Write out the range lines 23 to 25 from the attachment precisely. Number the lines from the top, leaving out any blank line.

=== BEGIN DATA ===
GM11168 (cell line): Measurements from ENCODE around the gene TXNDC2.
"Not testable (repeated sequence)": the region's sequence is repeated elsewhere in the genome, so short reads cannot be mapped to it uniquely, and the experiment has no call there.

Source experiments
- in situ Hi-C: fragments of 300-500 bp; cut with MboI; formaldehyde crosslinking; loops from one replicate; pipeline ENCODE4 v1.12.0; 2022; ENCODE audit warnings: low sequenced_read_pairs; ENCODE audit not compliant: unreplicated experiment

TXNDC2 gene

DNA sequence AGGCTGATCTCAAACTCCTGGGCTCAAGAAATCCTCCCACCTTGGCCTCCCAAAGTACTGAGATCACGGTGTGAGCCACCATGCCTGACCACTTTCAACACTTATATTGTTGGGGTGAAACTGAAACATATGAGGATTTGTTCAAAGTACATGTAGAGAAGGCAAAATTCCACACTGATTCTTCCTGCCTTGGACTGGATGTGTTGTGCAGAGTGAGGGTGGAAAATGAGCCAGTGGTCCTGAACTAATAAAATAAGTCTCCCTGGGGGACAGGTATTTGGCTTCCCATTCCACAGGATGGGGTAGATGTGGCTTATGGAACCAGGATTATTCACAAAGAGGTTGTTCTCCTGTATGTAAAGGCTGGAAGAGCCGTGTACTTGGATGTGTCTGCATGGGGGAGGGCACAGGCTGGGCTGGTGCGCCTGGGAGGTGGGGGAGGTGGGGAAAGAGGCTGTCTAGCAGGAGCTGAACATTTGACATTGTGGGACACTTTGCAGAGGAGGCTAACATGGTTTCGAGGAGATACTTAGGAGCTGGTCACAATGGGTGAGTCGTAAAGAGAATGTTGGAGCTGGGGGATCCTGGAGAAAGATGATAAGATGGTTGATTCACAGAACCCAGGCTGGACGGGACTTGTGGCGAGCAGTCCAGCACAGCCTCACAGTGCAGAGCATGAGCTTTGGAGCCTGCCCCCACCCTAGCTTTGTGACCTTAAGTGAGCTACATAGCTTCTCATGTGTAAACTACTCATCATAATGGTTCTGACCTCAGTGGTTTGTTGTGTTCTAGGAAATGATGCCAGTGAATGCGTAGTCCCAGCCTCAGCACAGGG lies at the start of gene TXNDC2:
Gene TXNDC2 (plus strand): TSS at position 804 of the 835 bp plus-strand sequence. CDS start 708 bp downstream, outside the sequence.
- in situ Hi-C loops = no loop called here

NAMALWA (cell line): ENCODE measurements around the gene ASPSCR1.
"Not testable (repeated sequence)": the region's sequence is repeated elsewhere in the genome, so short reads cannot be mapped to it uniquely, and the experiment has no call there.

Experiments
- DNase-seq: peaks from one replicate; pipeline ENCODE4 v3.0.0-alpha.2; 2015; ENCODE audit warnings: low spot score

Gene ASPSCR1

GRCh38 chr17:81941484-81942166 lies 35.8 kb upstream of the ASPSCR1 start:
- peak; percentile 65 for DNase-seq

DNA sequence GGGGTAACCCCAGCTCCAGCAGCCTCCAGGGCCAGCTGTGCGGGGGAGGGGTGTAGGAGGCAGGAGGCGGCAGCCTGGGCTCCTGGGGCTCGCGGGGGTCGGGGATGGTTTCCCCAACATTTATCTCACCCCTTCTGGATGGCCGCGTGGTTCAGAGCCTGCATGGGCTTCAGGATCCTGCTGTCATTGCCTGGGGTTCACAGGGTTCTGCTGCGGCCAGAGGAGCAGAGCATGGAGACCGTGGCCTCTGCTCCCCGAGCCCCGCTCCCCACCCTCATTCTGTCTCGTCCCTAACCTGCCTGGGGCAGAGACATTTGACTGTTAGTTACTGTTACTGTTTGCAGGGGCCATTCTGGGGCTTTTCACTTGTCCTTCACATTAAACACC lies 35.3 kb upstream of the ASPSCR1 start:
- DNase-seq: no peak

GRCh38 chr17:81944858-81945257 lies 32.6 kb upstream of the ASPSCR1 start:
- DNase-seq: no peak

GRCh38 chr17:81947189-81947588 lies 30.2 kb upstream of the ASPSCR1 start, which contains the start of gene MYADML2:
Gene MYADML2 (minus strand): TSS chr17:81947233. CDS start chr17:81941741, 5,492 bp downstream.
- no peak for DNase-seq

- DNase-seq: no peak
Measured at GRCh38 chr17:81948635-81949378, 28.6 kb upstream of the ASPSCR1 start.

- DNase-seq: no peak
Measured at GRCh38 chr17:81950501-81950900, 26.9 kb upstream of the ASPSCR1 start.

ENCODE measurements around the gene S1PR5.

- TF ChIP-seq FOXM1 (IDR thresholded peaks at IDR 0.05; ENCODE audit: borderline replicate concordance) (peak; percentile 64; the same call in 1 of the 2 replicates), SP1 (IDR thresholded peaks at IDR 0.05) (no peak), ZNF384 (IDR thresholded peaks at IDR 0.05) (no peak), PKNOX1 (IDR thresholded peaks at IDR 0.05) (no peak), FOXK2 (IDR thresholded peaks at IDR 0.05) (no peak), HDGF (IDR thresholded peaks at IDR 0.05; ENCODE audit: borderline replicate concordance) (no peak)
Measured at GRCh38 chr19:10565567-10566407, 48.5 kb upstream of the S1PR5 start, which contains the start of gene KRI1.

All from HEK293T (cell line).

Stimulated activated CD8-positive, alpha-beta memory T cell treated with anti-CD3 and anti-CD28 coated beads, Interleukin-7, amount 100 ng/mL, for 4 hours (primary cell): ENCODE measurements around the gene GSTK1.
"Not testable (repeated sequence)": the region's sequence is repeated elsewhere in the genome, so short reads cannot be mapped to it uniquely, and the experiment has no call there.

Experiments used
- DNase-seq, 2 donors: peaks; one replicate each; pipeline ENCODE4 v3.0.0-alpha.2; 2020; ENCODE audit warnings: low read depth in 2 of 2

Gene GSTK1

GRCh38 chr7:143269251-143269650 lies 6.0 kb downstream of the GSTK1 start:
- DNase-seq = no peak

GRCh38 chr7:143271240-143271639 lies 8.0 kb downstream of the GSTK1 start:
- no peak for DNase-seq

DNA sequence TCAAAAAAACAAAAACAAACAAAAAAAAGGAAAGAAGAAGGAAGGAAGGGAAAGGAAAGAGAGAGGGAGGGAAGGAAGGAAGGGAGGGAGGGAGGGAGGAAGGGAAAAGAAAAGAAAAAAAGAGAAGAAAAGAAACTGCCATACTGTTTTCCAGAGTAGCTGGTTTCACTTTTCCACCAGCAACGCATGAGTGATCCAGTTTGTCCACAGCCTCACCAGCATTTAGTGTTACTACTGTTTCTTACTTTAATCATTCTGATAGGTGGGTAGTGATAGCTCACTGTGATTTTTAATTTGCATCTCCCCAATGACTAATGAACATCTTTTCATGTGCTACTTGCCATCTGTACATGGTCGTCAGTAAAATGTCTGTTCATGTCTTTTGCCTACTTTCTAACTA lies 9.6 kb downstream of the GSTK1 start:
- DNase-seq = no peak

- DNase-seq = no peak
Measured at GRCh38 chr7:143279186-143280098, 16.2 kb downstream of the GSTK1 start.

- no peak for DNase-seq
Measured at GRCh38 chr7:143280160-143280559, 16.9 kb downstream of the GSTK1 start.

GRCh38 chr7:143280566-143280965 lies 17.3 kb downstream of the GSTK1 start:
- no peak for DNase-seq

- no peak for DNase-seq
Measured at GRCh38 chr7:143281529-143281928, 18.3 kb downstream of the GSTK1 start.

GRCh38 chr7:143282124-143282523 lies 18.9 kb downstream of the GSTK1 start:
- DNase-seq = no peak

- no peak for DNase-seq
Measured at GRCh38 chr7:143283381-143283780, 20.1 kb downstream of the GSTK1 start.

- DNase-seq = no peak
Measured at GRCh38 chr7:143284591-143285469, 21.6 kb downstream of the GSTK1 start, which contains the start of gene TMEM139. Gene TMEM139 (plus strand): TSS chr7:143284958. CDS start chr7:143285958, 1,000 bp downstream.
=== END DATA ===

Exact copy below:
- DNase-seq: no peak
Measured at GRCh38 chr17:81948635-81949378, 28.6 kb upstream of the ASPSCR1 start.

- DNase-seq: no peak